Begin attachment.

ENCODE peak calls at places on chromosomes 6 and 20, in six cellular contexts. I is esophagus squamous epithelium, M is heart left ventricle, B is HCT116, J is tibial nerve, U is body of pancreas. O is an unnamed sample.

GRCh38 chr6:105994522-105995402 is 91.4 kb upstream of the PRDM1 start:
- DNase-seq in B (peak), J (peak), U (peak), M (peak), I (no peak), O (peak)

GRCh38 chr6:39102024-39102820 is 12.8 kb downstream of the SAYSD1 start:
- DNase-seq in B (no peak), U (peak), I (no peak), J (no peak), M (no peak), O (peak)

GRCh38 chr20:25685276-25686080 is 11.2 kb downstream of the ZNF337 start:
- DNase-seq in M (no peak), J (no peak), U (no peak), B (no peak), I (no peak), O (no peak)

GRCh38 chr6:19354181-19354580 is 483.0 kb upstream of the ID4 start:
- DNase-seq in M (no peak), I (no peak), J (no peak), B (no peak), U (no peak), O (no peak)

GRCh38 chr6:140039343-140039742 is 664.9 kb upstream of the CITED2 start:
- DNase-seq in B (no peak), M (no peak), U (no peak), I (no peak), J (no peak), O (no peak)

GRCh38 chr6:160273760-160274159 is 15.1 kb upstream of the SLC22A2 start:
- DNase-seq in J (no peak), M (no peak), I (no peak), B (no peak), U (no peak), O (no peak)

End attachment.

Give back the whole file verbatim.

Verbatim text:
ENCODE peak calls at places on chromosomes 6 and 20, in six cellular contexts. I is esophagus squamous epithelium, M is heart left ventricle, B is HCT116, J is tibial nerve, U is body of pancreas. O is an unnamed sample.

GRCh38 chr6:105994522-105995402 is 91.4 kb upstream of the PRDM1 start:
- DNase-seq in B (peak), J (peak), U (peak), M (peak), I (no peak), O (peak)

GRCh38 chr6:39102024-39102820 is 12.8 kb downstream of the SAYSD1 start:
- DNase-seq in B (no peak), U (peak), I (no peak), J (no peak), M (no peak), O (peak)

GRCh38 chr20:25685276-25686080 is 11.2 kb downstream of the ZNF337 start:
- DNase-seq in M (no peak), J (no peak), U (no peak), B (no peak), I (no peak), O (no peak)

GRCh38 chr6:19354181-19354580 is 483.0 kb upstream of the ID4 start:
- DNase-seq in M (no peak), I (no peak), J (no peak), B (no peak), U (no peak), O (no peak)

GRCh38 chr6:140039343-140039742 is 664.9 kb upstream of the CITED2 start:
- DNase-seq in B (no peak), M (no peak), U (no peak), I (no peak), J (no peak), O (no peak)

GRCh38 chr6:160273760-160274159 is 15.1 kb upstream of the SLC22A2 start:
- DNase-seq in J (no peak), M (no peak), I (no peak), B (no peak), U (no peak), O (no peak)